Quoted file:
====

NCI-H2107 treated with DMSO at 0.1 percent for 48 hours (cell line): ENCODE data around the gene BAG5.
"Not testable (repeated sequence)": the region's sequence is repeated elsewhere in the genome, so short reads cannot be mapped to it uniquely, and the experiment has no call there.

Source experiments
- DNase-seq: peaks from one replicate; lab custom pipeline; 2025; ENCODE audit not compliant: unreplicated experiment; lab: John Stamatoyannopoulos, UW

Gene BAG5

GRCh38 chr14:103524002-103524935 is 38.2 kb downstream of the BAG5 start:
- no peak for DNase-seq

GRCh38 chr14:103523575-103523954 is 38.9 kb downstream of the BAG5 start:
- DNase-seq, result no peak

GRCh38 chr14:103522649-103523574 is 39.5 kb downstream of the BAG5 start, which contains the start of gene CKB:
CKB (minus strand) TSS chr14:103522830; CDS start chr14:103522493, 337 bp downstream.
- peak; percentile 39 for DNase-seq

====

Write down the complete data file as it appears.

NCI-H2107 treated with DMSO at 0.1 percent for 48 hours (cell line): ENCODE data around the gene BAG5.
"Not testable (repeated sequence)": the region's sequence is repeated elsewhere in the genome, so short reads cannot be mapped to it uniquely, and the experiment has no call there.

Source experiments
- DNase-seq: peaks from one replicate; lab custom pipeline; 2025; ENCODE audit not compliant: unreplicated experiment; lab: John Stamatoyannopoulos, UW

Gene BAG5

GRCh38 chr14:103524002-103524935 is 38.2 kb downstream of the BAG5 start:
- no peak for DNase-seq

GRCh38 chr14:103523575-103523954 is 38.9 kb downstream of the BAG5 start:
- DNase-seq, result no peak

GRCh38 chr14:103522649-103523574 is 39.5 kb downstream of the BAG5 start, which contains the start of gene CKB:
CKB (minus strand) TSS chr14:103522830; CDS start chr14:103522493, 337 bp downstream.
- peak; percentile 39 for DNase-seq